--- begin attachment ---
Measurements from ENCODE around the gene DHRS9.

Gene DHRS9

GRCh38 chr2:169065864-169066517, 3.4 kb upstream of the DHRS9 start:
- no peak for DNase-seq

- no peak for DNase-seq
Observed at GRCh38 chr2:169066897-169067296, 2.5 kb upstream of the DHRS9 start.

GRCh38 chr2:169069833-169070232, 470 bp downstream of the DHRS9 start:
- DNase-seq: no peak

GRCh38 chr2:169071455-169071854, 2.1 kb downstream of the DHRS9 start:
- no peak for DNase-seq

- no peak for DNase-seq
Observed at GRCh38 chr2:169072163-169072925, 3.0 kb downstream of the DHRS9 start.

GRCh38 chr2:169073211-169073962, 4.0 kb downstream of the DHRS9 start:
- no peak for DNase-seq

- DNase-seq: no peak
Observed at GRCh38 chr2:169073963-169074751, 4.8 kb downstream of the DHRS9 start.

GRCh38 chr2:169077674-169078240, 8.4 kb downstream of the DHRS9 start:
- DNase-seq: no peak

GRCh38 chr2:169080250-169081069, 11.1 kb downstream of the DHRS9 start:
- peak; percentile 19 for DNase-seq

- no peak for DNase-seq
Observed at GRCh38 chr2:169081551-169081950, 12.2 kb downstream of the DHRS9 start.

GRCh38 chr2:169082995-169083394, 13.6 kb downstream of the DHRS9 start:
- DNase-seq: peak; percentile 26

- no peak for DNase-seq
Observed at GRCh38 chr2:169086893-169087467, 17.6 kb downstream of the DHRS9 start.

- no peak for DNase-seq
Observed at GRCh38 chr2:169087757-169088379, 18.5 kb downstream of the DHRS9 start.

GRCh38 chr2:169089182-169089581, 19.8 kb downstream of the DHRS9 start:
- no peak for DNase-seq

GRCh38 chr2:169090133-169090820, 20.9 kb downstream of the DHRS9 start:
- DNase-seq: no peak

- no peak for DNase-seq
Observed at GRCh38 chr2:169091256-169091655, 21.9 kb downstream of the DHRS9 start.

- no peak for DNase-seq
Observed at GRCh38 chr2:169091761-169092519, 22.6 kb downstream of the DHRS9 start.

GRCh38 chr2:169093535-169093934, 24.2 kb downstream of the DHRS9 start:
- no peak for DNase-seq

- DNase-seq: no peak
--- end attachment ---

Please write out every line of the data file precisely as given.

Measurements from ENCODE around the gene DHRS9.

Gene DHRS9

GRCh38 chr2:169065864-169066517, 3.4 kb upstream of the DHRS9 start:
- no peak for DNase-seq

- no peak for DNase-seq
Observed at GRCh38 chr2:169066897-169067296, 2.5 kb upstream of the DHRS9 start.

GRCh38 chr2:169069833-169070232, 470 bp downstream of the DHRS9 start:
- DNase-seq: no peak

GRCh38 chr2:169071455-169071854, 2.1 kb downstream of the DHRS9 start:
- no peak for DNase-seq

- no peak for DNase-seq
Observed at GRCh38 chr2:169072163-169072925, 3.0 kb downstream of the DHRS9 start.

GRCh38 chr2:169073211-169073962, 4.0 kb downstream of the DHRS9 start:
- no peak for DNase-seq

- DNase-seq: no peak
Observed at GRCh38 chr2:169073963-169074751, 4.8 kb downstream of the DHRS9 start.

GRCh38 chr2:169077674-169078240, 8.4 kb downstream of the DHRS9 start:
- DNase-seq: no peak

GRCh38 chr2:169080250-169081069, 11.1 kb downstream of the DHRS9 start:
- peak; percentile 19 for DNase-seq

- no peak for DNase-seq
Observed at GRCh38 chr2:169081551-169081950, 12.2 kb downstream of the DHRS9 start.

GRCh38 chr2:169082995-169083394, 13.6 kb downstream of the DHRS9 start:
- DNase-seq: peak; percentile 26

- no peak for DNase-seq
Observed at GRCh38 chr2:169086893-169087467, 17.6 kb downstream of the DHRS9 start.

- no peak for DNase-seq
Observed at GRCh38 chr2:169087757-169088379, 18.5 kb downstream of the DHRS9 start.

GRCh38 chr2:169089182-169089581, 19.8 kb downstream of the DHRS9 start:
- no peak for DNase-seq

GRCh38 chr2:169090133-169090820, 20.9 kb downstream of the DHRS9 start:
- DNase-seq: no peak

- no peak for DNase-seq
Observed at GRCh38 chr2:169091256-169091655, 21.9 kb downstream of the DHRS9 start.

- no peak for DNase-seq
Observed at GRCh38 chr2:169091761-169092519, 22.6 kb downstream of the DHRS9 start.

GRCh38 chr2:169093535-169093934, 24.2 kb downstream of the DHRS9 start:
- no peak for DNase-seq

- DNase-seq: no peak